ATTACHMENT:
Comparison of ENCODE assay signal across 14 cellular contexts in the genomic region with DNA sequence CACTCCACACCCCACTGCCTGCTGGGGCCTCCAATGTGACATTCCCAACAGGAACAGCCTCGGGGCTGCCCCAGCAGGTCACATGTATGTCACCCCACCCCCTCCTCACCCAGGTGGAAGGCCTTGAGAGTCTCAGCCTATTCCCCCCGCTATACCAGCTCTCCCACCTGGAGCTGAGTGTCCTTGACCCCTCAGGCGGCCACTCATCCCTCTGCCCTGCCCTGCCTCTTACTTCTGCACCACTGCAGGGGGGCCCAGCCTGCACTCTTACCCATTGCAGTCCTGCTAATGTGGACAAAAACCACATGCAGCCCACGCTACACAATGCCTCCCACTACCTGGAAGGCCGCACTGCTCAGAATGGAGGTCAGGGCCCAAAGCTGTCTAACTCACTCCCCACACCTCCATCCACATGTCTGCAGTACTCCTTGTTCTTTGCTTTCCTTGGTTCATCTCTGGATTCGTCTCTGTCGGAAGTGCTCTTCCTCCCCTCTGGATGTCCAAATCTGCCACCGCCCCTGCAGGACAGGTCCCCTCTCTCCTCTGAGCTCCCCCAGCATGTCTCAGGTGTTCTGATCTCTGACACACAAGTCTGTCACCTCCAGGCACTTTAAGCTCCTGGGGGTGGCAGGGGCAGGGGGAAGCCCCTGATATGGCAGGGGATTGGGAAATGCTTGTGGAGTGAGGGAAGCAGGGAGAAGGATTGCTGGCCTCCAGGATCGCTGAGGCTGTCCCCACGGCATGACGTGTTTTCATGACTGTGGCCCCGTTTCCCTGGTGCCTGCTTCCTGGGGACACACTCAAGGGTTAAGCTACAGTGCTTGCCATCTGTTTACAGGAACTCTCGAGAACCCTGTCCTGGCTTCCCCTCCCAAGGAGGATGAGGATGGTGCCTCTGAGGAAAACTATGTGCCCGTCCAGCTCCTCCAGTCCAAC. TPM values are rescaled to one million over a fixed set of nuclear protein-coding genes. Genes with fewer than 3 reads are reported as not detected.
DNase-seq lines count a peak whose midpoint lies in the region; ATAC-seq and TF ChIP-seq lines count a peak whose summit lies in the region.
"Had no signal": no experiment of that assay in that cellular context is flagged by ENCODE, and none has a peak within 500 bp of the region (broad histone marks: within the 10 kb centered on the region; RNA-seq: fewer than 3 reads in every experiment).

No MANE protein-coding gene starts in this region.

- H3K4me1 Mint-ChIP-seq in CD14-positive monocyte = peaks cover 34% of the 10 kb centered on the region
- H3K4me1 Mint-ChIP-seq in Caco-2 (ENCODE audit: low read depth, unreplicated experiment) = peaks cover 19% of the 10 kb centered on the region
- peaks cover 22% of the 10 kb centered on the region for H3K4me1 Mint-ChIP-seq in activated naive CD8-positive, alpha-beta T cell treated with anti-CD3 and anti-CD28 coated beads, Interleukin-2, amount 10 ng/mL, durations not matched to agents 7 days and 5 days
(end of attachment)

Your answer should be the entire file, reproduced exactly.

Comparison of ENCODE assay signal across 14 cellular contexts in the genomic region with DNA sequence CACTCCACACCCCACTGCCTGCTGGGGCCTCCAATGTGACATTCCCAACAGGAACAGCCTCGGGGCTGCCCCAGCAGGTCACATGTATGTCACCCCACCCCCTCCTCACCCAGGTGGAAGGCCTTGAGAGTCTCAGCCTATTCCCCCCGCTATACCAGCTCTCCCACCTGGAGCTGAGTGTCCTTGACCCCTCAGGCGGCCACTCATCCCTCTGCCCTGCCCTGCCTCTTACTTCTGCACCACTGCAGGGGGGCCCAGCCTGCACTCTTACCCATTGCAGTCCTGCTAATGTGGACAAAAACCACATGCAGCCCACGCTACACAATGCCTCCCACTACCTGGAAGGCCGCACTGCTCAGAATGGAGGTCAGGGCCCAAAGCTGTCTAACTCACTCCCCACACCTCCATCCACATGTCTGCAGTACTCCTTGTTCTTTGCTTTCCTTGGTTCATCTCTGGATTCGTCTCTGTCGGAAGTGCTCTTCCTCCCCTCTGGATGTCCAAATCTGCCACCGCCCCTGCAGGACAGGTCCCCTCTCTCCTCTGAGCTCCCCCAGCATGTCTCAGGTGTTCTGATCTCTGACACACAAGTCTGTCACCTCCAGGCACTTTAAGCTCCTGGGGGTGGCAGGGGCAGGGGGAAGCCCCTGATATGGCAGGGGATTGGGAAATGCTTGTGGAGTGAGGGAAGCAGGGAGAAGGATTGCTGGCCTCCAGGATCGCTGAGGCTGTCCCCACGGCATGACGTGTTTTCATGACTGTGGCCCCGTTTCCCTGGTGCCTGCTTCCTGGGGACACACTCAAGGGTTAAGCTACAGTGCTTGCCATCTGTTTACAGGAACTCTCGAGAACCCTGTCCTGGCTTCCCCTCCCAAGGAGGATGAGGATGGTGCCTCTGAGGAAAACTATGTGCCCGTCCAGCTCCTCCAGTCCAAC. TPM values are rescaled to one million over a fixed set of nuclear protein-coding genes. Genes with fewer than 3 reads are reported as not detected.
DNase-seq lines count a peak whose midpoint lies in the region; ATAC-seq and TF ChIP-seq lines count a peak whose summit lies in the region.
"Had no signal": no experiment of that assay in that cellular context is flagged by ENCODE, and none has a peak within 500 bp of the region (broad histone marks: within the 10 kb centered on the region; RNA-seq: fewer than 3 reads in every experiment).

No MANE protein-coding gene starts in this region.

- H3K4me1 Mint-ChIP-seq in CD14-positive monocyte = peaks cover 34% of the 10 kb centered on the region
- H3K4me1 Mint-ChIP-seq in Caco-2 (ENCODE audit: low read depth, unreplicated experiment) = peaks cover 19% of the 10 kb centered on the region
- peaks cover 22% of the 10 kb centered on the region for H3K4me1 Mint-ChIP-seq in activated naive CD8-positive, alpha-beta T cell treated with anti-CD3 and anti-CD28 coated beads, Interleukin-2, amount 10 ng/mL, durations not matched to agents 7 days and 5 days